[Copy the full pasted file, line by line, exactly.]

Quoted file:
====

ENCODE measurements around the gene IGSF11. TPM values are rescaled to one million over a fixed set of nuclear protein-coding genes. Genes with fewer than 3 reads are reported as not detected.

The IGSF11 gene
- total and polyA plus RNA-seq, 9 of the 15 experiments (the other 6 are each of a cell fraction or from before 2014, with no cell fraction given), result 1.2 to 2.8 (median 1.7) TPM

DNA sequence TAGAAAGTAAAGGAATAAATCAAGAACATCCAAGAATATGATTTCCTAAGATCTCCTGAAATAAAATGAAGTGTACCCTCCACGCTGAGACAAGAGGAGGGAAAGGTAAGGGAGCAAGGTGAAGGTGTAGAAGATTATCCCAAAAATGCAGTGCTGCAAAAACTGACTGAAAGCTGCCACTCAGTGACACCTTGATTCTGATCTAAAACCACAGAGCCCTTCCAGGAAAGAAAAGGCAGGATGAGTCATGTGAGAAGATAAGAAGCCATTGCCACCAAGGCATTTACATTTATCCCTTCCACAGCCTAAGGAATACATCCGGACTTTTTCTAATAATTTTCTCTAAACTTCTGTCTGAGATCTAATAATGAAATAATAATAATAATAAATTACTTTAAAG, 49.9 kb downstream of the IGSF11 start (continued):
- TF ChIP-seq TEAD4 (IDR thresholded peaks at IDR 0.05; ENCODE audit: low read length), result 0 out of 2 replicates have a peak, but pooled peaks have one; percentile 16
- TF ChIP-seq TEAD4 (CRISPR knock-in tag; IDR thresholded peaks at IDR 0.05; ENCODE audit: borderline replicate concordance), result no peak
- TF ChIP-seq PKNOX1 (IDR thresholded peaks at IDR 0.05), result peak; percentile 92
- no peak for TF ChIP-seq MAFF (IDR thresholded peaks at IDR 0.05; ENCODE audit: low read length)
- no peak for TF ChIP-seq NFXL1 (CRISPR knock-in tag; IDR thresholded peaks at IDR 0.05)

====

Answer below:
ENCODE measurements around the gene IGSF11. TPM values are rescaled to one million over a fixed set of nuclear protein-coding genes. Genes with fewer than 3 reads are reported as not detected.

The IGSF11 gene
- total and polyA plus RNA-seq, 9 of the 15 experiments (the other 6 are each of a cell fraction or from before 2014, with no cell fraction given), result 1.2 to 2.8 (median 1.7) TPM

DNA sequence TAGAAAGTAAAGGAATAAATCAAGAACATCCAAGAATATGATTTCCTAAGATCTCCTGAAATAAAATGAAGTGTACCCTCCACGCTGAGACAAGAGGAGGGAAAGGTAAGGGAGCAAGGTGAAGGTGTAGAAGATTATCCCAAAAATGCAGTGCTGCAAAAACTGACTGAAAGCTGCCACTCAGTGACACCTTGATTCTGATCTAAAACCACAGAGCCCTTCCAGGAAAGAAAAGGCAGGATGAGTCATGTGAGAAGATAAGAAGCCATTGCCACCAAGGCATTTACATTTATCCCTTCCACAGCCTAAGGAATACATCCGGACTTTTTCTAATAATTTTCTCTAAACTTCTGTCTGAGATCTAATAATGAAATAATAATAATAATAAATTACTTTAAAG, 49.9 kb downstream of the IGSF11 start (continued):
- TF ChIP-seq TEAD4 (IDR thresholded peaks at IDR 0.05; ENCODE audit: low read length), result 0 out of 2 replicates have a peak, but pooled peaks have one; percentile 16
- TF ChIP-seq TEAD4 (CRISPR knock-in tag; IDR thresholded peaks at IDR 0.05; ENCODE audit: borderline replicate concordance), result no peak
- TF ChIP-seq PKNOX1 (IDR thresholded peaks at IDR 0.05), result peak; percentile 92
- no peak for TF ChIP-seq MAFF (IDR thresholded peaks at IDR 0.05; ENCODE audit: low read length)
- no peak for TF ChIP-seq NFXL1 (CRISPR knock-in tag; IDR thresholded peaks at IDR 0.05)